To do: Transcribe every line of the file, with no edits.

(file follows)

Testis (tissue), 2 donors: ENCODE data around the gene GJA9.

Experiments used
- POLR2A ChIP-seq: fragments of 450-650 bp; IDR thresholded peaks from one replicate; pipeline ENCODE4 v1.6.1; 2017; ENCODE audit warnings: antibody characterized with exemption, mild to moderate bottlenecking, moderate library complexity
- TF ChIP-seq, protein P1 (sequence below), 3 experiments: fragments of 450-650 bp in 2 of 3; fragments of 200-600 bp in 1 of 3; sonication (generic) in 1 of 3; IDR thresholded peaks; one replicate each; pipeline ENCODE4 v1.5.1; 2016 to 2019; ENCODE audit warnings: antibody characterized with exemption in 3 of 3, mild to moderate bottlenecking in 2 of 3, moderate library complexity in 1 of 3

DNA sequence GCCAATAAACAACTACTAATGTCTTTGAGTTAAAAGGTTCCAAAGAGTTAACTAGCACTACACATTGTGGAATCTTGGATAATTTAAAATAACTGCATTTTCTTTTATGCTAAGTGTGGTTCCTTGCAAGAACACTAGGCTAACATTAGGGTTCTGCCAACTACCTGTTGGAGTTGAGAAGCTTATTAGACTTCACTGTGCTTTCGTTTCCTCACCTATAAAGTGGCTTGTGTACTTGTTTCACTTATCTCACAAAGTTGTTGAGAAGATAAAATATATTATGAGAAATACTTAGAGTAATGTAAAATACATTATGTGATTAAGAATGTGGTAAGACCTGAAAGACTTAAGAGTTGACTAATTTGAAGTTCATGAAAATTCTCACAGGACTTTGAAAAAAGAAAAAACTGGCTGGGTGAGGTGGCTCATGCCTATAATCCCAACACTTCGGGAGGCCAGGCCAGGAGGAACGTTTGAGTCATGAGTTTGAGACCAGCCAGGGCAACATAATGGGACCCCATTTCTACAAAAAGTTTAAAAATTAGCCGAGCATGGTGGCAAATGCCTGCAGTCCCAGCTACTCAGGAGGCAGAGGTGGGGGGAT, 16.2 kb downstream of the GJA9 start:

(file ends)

Testis (tissue), 2 donors: ENCODE data around the gene GJA9.

Experiments used
- POLR2A ChIP-seq: fragments of 450-650 bp; IDR thresholded peaks from one replicate; pipeline ENCODE4 v1.6.1; 2017; ENCODE audit warnings: antibody characterized with exemption, mild to moderate bottlenecking, moderate library complexity
- TF ChIP-seq, protein P1 (sequence below), 3 experiments: fragments of 450-650 bp in 2 of 3; fragments of 200-600 bp in 1 of 3; sonication (generic) in 1 of 3; IDR thresholded peaks; one replicate each; pipeline ENCODE4 v1.5.1; 2016 to 2019; ENCODE audit warnings: antibody characterized with exemption in 3 of 3, mild to moderate bottlenecking in 2 of 3, moderate library complexity in 1 of 3

DNA sequence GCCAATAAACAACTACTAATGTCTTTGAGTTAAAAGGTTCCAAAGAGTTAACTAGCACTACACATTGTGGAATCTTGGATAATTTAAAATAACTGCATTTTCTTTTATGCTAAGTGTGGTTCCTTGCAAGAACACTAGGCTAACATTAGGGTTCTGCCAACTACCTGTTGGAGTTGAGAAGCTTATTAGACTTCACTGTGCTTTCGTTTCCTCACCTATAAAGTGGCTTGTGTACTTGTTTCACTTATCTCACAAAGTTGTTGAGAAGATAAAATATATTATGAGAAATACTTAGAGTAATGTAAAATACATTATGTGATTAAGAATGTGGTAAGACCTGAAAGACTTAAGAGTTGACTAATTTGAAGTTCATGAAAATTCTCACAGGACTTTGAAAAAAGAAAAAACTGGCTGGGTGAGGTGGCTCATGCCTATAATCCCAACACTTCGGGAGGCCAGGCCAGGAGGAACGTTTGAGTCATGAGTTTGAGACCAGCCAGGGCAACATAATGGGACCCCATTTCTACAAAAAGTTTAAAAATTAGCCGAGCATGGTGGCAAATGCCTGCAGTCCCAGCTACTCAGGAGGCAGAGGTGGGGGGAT, 16.2 kb downstream of the GJA9 start: